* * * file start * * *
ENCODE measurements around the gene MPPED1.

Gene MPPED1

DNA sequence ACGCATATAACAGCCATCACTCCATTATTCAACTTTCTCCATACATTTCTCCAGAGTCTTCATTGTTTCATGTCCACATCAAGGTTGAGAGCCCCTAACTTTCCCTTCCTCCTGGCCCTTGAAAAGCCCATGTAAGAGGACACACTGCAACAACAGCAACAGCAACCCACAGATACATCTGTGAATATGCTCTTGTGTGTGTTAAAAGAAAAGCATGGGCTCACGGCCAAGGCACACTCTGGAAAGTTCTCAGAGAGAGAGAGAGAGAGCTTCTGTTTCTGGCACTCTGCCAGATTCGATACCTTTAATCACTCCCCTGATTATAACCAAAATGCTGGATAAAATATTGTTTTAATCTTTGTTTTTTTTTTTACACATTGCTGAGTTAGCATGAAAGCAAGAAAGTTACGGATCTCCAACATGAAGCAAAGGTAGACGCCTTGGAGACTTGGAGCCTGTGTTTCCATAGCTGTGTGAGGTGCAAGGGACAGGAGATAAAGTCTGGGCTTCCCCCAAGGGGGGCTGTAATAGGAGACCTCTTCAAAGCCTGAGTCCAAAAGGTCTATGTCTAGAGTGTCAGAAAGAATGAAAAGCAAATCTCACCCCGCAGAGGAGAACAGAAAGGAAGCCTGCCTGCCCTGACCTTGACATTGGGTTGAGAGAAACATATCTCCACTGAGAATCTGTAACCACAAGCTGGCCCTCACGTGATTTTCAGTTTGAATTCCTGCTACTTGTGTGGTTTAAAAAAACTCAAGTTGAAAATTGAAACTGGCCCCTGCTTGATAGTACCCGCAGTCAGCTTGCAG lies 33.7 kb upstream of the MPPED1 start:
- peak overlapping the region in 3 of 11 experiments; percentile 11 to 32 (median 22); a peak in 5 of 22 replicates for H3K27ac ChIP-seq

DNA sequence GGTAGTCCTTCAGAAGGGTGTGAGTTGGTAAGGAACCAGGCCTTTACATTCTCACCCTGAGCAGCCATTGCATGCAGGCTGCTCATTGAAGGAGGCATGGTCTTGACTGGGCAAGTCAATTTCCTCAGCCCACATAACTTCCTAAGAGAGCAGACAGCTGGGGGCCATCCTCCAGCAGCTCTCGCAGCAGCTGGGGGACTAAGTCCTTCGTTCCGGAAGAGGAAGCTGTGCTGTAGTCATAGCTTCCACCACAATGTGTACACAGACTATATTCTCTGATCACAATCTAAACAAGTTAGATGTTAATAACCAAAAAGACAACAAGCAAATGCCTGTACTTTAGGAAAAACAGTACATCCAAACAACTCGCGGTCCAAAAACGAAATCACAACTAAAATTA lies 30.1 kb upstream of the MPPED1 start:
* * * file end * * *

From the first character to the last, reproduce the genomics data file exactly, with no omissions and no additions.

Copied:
ENCODE measurements around the gene MPPED1.

Gene MPPED1

DNA sequence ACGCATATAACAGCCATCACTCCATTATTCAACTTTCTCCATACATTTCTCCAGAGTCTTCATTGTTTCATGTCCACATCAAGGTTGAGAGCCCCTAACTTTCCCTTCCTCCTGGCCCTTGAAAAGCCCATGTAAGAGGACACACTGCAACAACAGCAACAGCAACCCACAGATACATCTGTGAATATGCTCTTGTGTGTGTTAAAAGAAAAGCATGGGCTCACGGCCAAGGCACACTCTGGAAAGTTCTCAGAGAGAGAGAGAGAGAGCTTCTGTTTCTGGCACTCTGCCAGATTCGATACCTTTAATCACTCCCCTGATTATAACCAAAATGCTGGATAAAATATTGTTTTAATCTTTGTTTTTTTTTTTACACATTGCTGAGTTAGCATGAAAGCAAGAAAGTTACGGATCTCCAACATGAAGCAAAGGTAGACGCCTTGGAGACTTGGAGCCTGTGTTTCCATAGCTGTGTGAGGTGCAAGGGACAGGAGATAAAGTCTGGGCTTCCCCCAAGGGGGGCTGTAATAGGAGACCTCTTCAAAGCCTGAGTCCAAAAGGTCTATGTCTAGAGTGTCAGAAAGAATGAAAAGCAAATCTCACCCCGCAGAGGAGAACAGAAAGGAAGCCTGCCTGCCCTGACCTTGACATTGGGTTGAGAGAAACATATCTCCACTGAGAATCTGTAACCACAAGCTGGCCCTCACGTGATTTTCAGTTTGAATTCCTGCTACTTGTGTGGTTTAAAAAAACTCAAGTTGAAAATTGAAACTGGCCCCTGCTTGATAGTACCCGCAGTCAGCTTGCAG lies 33.7 kb upstream of the MPPED1 start:
- peak overlapping the region in 3 of 11 experiments; percentile 11 to 32 (median 22); a peak in 5 of 22 replicates for H3K27ac ChIP-seq

DNA sequence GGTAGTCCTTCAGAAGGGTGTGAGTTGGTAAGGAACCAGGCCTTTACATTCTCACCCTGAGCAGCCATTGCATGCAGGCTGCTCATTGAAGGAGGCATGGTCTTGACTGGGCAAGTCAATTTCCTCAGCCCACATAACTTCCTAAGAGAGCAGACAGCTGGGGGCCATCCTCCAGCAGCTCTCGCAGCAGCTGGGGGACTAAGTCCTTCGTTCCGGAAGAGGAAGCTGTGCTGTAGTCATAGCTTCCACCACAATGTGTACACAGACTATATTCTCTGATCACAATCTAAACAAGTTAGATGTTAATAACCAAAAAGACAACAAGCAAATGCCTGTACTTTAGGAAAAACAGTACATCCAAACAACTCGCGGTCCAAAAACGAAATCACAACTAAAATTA lies 30.1 kb upstream of the MPPED1 start: